When you look at a surface pressure chart e.g.:

Weather map

(from http://www.metoffice.gov.uk/public/weather/surface-pressure/#?tab=surfacePressureColour&fcTime=1437480000)

you can see low pressure zones over the North Atlantic ocean. How are these zones tracked? I cannot imagine there are many monitoring stations in the Atlantic ocean.

Possible ways:

  1. Ships - but I doubt there are enough to get readings over a wide enough area.

  2. Comparison of pressure readings from coastal monitoring stations. Are there enough points for accurate interpolation of the readings?

  3. Aircraft - comparison of GPS altitude to barometric pressure readings could give the surface pressure in a given area. That said, most aircraft travelling over the Atlantic are on specified tracks which may not cover a given area.

  4. Monitoring stations on buoys at well spaced locations in the ocean. Potentially impractical and a hazard to shipping.


1 Answer 1


It is a combination of points 1,2 and 4.


Ships can provide observations, but they are generally confined to shipping lanes rather than distributed all over the oceans. NOAA operates a volunteer observing program and you can find recent ship obs here. The ships can report location, wind direction, wind speed, pressure, pressure tendency, air temperature, water temperature, dew point, wave information and a few other fields. Not all ships report all of the data, but pressure is generally reported by all ships participating.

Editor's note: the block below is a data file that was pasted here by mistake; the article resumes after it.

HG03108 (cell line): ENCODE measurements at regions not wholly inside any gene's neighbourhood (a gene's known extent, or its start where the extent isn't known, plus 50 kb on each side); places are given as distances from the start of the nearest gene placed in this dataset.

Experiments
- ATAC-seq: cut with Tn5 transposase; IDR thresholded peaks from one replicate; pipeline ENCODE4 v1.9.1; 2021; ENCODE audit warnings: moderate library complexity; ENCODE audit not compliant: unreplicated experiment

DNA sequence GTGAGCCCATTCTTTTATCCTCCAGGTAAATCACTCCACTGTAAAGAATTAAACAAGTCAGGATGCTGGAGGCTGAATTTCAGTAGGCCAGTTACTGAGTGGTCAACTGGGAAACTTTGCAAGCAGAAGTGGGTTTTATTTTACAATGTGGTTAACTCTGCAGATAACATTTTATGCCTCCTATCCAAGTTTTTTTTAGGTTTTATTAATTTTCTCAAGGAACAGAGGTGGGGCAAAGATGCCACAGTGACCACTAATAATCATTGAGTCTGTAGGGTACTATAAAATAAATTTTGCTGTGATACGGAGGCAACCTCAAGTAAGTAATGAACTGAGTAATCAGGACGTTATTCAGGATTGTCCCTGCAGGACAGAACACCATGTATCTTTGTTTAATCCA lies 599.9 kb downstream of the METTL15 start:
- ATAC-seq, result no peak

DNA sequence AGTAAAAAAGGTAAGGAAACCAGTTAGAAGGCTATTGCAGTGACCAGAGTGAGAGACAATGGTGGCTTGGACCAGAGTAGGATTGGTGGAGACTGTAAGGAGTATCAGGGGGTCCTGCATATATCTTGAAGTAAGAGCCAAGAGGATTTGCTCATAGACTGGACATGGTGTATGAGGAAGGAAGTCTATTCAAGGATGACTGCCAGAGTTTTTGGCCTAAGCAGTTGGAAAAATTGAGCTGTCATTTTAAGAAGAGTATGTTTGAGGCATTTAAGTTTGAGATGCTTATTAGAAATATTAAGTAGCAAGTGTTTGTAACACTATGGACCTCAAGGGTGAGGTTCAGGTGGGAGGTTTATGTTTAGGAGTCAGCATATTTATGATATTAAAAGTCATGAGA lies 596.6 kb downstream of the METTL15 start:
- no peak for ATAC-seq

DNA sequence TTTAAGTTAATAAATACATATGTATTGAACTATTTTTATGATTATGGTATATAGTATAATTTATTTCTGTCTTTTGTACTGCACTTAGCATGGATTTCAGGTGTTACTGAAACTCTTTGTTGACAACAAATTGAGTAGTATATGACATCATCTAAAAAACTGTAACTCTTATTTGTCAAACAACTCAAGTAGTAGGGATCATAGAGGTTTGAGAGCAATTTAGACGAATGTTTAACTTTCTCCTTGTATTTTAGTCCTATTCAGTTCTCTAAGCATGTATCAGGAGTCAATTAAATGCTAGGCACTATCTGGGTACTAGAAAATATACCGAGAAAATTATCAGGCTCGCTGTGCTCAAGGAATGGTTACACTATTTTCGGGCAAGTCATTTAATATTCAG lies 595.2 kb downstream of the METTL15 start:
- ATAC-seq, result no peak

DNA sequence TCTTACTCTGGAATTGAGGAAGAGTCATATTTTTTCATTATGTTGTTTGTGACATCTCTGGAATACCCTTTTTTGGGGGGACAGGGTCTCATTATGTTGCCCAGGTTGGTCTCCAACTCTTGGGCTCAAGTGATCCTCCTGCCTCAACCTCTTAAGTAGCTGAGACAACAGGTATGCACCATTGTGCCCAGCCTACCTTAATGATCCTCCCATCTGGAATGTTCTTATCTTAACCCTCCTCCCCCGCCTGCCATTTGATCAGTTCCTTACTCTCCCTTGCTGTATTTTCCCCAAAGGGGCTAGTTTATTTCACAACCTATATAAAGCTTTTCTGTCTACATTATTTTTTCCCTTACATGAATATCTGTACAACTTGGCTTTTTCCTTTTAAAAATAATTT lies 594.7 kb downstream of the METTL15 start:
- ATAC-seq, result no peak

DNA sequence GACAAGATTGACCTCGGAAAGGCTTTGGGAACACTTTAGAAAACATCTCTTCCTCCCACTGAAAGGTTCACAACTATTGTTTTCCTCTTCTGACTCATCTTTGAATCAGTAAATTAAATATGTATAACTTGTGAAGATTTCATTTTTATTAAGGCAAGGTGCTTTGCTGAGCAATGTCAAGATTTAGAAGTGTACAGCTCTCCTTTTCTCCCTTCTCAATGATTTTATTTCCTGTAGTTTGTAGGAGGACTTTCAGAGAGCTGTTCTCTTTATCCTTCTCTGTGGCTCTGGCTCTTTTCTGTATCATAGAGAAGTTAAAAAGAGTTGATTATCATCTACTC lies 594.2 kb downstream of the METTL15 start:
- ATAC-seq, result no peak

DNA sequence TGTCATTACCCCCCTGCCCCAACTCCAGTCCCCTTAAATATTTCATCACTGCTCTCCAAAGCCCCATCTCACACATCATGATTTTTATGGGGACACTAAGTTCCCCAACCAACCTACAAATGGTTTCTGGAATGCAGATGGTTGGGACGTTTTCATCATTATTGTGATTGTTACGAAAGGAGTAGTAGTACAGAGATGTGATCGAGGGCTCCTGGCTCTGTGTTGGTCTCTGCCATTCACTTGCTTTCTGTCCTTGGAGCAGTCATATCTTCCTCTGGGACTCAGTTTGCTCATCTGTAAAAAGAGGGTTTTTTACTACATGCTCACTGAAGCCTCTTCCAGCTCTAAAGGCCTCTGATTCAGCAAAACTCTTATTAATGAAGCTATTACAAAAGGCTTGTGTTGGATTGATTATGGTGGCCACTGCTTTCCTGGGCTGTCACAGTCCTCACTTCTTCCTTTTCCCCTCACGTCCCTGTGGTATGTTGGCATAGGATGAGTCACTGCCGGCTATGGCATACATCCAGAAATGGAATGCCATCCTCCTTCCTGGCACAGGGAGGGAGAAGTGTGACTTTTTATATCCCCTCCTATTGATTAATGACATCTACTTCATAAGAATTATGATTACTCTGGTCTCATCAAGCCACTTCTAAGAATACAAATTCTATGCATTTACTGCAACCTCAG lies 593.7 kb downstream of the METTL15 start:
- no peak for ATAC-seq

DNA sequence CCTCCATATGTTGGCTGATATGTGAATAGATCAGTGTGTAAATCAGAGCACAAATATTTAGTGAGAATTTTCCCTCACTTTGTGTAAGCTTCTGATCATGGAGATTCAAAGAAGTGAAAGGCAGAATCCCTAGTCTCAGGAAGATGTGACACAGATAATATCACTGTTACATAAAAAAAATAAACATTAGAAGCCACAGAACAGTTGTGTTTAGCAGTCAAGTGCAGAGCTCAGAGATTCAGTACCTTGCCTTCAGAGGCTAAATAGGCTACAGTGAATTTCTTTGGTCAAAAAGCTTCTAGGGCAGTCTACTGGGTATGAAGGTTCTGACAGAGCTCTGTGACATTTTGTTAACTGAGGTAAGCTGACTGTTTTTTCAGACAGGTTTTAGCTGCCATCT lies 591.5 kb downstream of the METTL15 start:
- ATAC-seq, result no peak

NOAA operates a global buoy network though these are generally located in coastal regions. There are regions of regularly spaced buoys in the ENSO regions. There are also some buoys in the Indian Ocean (not pictured).

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The buoy network leaves vast swathes of ocean unmonitored and to get these obs NOAA uses a network of drifters that, as the name implies, drift along the ocean surface.

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The blue points in the map above are drifters than can report sea level pressure.


Weather models that assimilate these observations will use sophisticated algorithms to "fill in the gaps" and produce a continuous field of global sea level pressure.

Aircraft can report pressure, but knowing pressure at altitude won't yield sea level pressure without knowing (or making assumptions) about the state of the atmosphere between the airplane and the surface. Upper air observations are good though, and quite important to forecasting and generally much more sparse than ocean surface observations are.

  • 1
    $\begingroup$ It is also worth mentioning that this data assimilation will blend the forecast from a previous model run with more recent observation data. So the initial state of the atmosphere, including surface pressure, will be a blend of simulation and observation data. $\endgroup$ Commented Jul 28, 2015 at 12:15

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